On my return to the desert, I hiked dusty trails up mountains and through vast valley expanses, walking in the sunshine and in the rain and as the wind blew cold through our jackets, over rocks and through canyons and sliding down muddy inclines, under “skies that pull you into infinity, like the ocean,” as Anne Lamott describes it. I listened to coyotes sing songs of dusk and I sat on a rock as a bobcat passed casually in front of me (!!!), and I explored a cliffside cave 2,200 feet above sprawling miles of untouched wilderness covered in cactus forests and squat underbrush. And I returned to a mountain south of the city; with Bon Iver murmuring his melancholy melody in my ears, I watched the sunset—the sun sinking below a distant range, the sky set aflame—bright orange dancing with deep blues and pinks, the mountains surrounding the city cast in a rose glow.
I recently spent 5 days in New York City visiting two dear friends. Here are some suggestions for what to do + where to eat (bonus: SO MUCH gluten free goodness) + a plethora of photos from around the city.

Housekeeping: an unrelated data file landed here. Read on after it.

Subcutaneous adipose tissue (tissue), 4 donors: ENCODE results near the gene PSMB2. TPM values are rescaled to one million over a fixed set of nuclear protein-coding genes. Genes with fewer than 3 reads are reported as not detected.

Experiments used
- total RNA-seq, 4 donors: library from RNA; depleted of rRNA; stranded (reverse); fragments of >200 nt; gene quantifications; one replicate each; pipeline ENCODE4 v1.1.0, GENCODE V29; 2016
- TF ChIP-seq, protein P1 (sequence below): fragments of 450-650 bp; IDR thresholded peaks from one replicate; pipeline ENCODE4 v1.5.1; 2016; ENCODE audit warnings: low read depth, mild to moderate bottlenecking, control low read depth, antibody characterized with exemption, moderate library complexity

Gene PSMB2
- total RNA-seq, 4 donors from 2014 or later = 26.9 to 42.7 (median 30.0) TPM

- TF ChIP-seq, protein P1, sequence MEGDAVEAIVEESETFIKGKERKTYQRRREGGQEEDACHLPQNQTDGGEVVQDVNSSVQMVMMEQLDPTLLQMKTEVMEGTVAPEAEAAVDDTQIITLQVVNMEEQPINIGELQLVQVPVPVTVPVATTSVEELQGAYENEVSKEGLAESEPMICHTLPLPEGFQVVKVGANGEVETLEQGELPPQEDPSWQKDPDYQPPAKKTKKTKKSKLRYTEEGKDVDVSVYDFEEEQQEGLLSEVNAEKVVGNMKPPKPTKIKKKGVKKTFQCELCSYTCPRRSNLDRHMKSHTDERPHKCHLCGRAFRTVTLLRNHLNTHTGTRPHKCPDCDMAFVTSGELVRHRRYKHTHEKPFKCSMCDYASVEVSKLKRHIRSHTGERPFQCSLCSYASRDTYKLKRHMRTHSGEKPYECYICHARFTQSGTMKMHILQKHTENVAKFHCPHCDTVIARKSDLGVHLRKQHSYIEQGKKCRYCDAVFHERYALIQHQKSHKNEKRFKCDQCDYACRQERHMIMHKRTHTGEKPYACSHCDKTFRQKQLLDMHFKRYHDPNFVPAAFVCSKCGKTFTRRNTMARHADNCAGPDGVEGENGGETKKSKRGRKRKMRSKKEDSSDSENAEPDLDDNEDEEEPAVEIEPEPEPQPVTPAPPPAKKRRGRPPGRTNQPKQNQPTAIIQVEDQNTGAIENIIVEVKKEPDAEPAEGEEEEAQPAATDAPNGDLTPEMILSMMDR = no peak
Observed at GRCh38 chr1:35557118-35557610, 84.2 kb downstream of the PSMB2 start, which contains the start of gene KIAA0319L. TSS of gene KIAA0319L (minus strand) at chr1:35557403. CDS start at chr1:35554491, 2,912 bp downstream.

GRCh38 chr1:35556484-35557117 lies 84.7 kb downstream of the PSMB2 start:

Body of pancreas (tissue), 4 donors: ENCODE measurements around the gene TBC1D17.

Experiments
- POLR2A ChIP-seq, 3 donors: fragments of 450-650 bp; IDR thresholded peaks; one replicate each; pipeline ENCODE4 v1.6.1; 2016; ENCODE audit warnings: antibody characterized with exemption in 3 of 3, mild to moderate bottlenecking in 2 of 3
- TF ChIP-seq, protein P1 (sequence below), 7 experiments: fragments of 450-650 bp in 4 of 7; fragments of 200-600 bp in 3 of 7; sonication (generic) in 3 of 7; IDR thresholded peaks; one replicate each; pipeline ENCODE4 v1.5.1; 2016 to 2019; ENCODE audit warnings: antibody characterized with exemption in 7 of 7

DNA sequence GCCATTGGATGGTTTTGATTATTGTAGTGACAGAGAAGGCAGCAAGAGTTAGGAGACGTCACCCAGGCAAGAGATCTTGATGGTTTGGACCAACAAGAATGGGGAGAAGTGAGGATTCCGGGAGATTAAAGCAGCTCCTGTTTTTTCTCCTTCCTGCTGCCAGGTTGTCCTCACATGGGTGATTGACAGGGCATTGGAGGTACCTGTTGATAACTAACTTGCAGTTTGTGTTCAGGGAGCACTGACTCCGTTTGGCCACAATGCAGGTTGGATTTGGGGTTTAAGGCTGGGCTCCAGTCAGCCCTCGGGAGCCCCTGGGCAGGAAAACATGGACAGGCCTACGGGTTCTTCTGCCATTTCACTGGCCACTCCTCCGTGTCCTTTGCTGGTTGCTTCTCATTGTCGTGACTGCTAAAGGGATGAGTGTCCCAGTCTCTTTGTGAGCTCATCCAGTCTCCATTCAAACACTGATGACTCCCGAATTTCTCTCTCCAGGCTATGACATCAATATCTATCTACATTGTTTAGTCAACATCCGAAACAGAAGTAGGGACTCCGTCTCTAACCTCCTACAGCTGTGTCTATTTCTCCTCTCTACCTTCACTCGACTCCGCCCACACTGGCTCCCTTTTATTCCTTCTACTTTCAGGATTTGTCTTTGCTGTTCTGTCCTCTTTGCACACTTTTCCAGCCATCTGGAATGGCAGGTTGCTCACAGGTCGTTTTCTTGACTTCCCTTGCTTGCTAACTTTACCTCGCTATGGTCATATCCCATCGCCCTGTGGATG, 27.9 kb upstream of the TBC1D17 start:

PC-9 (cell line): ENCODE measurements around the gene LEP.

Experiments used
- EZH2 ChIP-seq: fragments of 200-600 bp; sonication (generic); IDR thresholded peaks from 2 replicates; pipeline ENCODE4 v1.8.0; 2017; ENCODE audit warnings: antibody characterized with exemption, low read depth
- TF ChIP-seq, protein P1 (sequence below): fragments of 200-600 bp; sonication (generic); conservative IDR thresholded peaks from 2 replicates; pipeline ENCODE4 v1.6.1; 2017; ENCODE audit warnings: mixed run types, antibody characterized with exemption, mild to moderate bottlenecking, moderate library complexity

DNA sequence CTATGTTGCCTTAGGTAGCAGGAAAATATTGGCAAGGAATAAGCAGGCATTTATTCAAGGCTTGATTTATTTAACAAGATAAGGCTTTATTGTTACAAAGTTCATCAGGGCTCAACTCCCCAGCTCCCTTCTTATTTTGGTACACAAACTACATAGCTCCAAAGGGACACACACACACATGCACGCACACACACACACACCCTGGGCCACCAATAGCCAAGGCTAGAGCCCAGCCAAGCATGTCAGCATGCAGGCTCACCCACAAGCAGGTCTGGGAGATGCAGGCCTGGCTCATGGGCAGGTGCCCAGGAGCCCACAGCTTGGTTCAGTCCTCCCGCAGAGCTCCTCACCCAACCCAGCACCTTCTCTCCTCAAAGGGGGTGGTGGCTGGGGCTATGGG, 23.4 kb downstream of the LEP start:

I recently spent a week in the fairytale that is Norway, land of fjords and mountains and all that is beautiful in the world. Here's a breakdown of my $1500 budget: from flights, to transportation, to food, to everything else.
Here are some ways I try to take care of bid'ness when I am wifi-less on a flight, whether that’s because wifi isn’t offered or I don’t want to pay for it (‘cuz let’s be real, your girl’s on a budget.)
If you can have a city-version of the love of your love, then London is mine. I studied for a semester in that delightfully-dreary city and have been madly in love with the place since. Try as I might, I’ve not found a legal way to make London my dwelling place, though I’m currently accepting applications for a British beau. But if I can’t have a permanent London address, I can settle for an annual pilgrimage across the pond to the city that holds my heart. Here are my recommendations for planning your own trip to London.
An American flag hangs over a painting in their modest apartment. They’ve been in America only a few months now. She knows a bit of English, and I know zero Arabic or Kurdish, so we do our best to communicate with hand gestures and Google translate. She’s taking an English class and shows me a notebook of the words she’s learning. She tells me the Kurdish word for flower. And then she tells me that I am a flower. She’s a wife, a mom, a woman just like me.